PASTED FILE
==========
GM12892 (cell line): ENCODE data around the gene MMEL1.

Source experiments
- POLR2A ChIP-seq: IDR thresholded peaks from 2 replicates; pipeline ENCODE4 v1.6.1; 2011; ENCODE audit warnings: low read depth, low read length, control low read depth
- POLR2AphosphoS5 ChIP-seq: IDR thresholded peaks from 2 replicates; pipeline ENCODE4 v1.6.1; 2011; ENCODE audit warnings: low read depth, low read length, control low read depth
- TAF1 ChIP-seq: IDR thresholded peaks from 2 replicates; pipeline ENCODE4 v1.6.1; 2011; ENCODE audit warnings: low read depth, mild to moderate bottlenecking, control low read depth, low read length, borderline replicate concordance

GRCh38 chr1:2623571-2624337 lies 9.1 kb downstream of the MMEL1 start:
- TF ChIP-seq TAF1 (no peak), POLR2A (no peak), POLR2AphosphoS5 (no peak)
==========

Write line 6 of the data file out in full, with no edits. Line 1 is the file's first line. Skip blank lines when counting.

GRCh38 chr1:2623571-2624337 lies 9.1 kb downstream of the MMEL1 start: